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 Sid Meier's Pirates!
Sid Meier's Pirates! has seen many a port since its creation in 1987, finally making the leap to 3D in 2005 with newer and updated versions being released on the Xbox, PC and Gamecube. The game was brought to live with a lush new engine, FMVs and additional features, and as a big fan of the series it is my pleasure to say that the port to the PSP is a fantastic achievement.

Full Fat have done an excellent job of porting as much as possible from the console versions, including the FMV right off the bat to set the game up. Once you are into the game the similarities are still remarkable, the Pirates! world looks beautiful on the PSP's screen, and no matter how much detail there will be on the screen in terms of ports, ships and the labels the game employs to indicate what a particular ship actually is and who it belongs to, you will not experience a dip in framerate or any slowdown.

The basis of the game is that you are a young privateer, with a small crew and ship and it is up to you to track down your lost relatives one at a time while sailing around Caribbean and the northern tip of South America. By docking at ports and talking to the 'mysterious strangers' you will meet you will be given your next objective in the 15 mission long game. The beauty of this game, as it has always been, is that the game will not and does not rush you. Take it at a leisurely pace if you fancy, sinking galleons and hoarding loot for a few hours before you check your quest screen to see what it is you are supposed to be doing.

The game is hugely open ended, and can be played in 3 hour stints or 10 minute bursts depending on how much time you have. During the main quest of the game you will also be trying become the number 1 ranked pirate in the area by defeating the other 9, finding all their buried treasure by constant sailing and bargaining with strangers in taverns, finding and then suitably impressing a governor's daughter so you can ask for their hand in marriage and finding 4 lost cities which will contain huge amounts of gold for you to further upgrade your ship and bolster your inventory with strange items such as a shrunken head, and much more obviously useful items such as set of dueling pistols. Players will also be promoted by different countries dependent on if you are sinking their enemies ships. Playing for Spain and sinking Spanish galleons will hold back your promotion, and a keen eye on the log screen will inform you of the ever changing alliances and declarations of war that take part between the 4 nations involved (England, France, Spain and the Netherlands). The ballroom dancing mini stage has also been faithfully rendered for the PSP too and is as easy to understand as it always has been.

In your hands you hold the whole direction of the game, yet it will not be all plain sailing. The larger your crew and the more food stocks you will need and the remaining months of food you have will be shown in the lower left corner. Run out and don't stock up quickly, mutiny awaits resulting in you being dumped on a deserted island until a passing ship rescues you. Even if you do keep food stocks high constantly, the ravages of the sea will negatively affect your crews morale and you will be forced into sharing the loot and starting again with new men. Thanks to the bounty of ports housing unemployed sailors, it will not take long for you to rebuild and take on the pirate world again.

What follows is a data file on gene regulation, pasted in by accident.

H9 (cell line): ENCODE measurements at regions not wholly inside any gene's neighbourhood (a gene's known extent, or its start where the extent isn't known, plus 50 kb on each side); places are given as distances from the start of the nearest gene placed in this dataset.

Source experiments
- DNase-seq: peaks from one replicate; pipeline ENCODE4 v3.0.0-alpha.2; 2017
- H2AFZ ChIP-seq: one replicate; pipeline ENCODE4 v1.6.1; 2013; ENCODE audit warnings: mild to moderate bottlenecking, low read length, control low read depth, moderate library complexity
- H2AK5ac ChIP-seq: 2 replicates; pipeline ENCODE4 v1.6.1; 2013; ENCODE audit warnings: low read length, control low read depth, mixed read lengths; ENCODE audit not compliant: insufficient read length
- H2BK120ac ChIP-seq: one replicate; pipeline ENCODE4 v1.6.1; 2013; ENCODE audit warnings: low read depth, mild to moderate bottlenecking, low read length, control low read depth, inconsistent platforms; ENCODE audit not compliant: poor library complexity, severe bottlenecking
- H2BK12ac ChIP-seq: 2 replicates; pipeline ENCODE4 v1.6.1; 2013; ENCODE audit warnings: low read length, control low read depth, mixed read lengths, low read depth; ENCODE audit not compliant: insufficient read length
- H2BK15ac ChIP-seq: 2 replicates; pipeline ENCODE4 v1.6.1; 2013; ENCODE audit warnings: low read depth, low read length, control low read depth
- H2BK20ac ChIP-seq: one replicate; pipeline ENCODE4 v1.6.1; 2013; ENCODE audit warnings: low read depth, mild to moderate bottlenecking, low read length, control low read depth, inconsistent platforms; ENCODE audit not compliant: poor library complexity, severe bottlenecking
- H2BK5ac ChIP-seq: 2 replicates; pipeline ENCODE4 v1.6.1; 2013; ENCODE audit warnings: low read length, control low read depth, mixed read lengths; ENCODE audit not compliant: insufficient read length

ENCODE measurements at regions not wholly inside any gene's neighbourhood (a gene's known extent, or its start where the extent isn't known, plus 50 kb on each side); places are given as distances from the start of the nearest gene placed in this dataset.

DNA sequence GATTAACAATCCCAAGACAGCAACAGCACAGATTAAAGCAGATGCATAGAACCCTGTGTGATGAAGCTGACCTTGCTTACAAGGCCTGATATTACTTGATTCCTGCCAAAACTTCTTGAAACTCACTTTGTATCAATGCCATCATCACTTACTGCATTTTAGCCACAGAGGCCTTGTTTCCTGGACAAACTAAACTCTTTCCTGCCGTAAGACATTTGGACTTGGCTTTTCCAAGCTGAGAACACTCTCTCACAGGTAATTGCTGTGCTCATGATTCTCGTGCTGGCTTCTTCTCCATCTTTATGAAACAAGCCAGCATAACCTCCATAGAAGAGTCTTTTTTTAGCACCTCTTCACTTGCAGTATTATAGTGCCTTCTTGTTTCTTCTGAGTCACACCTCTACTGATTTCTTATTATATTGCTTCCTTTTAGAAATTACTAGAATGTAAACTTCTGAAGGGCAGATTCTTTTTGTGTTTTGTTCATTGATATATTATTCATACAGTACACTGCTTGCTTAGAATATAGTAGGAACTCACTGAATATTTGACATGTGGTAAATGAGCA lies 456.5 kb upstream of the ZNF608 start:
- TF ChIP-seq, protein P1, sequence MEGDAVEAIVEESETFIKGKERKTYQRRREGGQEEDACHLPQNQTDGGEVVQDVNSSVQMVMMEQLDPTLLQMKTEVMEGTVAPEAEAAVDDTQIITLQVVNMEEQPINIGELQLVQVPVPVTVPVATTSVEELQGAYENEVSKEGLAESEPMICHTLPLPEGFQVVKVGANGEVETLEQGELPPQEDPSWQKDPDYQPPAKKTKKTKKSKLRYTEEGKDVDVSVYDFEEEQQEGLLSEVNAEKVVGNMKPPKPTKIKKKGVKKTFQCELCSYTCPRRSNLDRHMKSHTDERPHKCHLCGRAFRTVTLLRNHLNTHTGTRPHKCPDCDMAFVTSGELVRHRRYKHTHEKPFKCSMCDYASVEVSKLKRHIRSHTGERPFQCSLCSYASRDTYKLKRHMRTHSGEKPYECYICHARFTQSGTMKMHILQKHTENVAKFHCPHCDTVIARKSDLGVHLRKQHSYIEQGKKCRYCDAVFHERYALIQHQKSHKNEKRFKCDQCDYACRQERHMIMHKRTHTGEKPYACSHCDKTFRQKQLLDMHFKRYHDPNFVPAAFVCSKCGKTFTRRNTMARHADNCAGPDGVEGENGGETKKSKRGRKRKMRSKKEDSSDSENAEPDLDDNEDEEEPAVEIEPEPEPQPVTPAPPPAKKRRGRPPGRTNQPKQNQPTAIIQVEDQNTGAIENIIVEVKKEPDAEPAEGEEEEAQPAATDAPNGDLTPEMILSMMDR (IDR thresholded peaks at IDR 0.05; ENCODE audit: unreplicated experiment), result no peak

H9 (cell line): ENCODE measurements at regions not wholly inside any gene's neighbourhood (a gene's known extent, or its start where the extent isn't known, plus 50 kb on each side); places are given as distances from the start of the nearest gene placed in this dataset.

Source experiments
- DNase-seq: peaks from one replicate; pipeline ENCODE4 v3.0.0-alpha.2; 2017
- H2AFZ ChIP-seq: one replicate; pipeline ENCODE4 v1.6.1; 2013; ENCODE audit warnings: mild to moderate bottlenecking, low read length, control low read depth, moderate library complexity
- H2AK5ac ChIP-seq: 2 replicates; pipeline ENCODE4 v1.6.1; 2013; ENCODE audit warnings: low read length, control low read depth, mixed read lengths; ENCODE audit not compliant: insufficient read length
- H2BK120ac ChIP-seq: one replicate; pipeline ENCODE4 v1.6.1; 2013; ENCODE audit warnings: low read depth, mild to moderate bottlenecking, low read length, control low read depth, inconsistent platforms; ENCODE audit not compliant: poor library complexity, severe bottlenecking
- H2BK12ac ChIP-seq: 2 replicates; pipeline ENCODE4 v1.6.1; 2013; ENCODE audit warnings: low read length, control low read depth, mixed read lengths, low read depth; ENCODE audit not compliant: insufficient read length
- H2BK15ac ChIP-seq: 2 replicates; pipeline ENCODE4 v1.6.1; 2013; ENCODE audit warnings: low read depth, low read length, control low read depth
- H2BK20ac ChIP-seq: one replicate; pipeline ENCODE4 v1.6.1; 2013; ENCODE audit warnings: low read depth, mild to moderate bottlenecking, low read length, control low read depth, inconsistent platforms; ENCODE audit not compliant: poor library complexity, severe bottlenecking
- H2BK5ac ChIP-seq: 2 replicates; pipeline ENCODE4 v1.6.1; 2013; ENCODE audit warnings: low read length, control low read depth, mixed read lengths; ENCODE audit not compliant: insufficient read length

There is still much more to the game, and their are even features that were not part of the PSP's bigger brothers ports. On the Xbox et al, finding treasure was as simple as following a map and then pressing A until a loading screen appeared, and a small FMV of you opening a treasure chest was shown. On the PSP you will have to land and guide 4 of your crew around the island avoiding wild cats which will devour your mateys quick as a flash, as well as guiding them around the numerous booby traps placed in the area. Only then will you find the treasure. Its the same for finding your relatives, land and then scout out the area keeping at least 1 of your crew alive. Sneaking into towns is still here, though a little more linear than it could have been, as well as the occasional land battle you will encounter (and will have to overcome to beat the game). All this is dreadfully simple control-wise and adds even more depth to the experience. This all without mentioning that the numerous duels you will have to participate in have been incredibly faithfully recreated for the PSP and look brilliant.

Pirates! on the PSP is a winner. Sometimes you may see a ship cross land (I defeated William Kidd as he swam in circles aimlessly while stuck in the middle of an island) and sailing east can be a long journey because of the strong wind that blows west all game, yet these are the only two slight niggles I could find on the gameplay side. Also at times it can be a bit quiet as the audio in the game can be a bit few and far between as there is no music when you are just sailing. The generous PSP screen is the brilliant platform to show the expansive world on however, and fans of the original will be just as hooked on this version as they were almost 20 years ago.

9 out of 10

Buy Sid Meier's Pirates! now at Play.com
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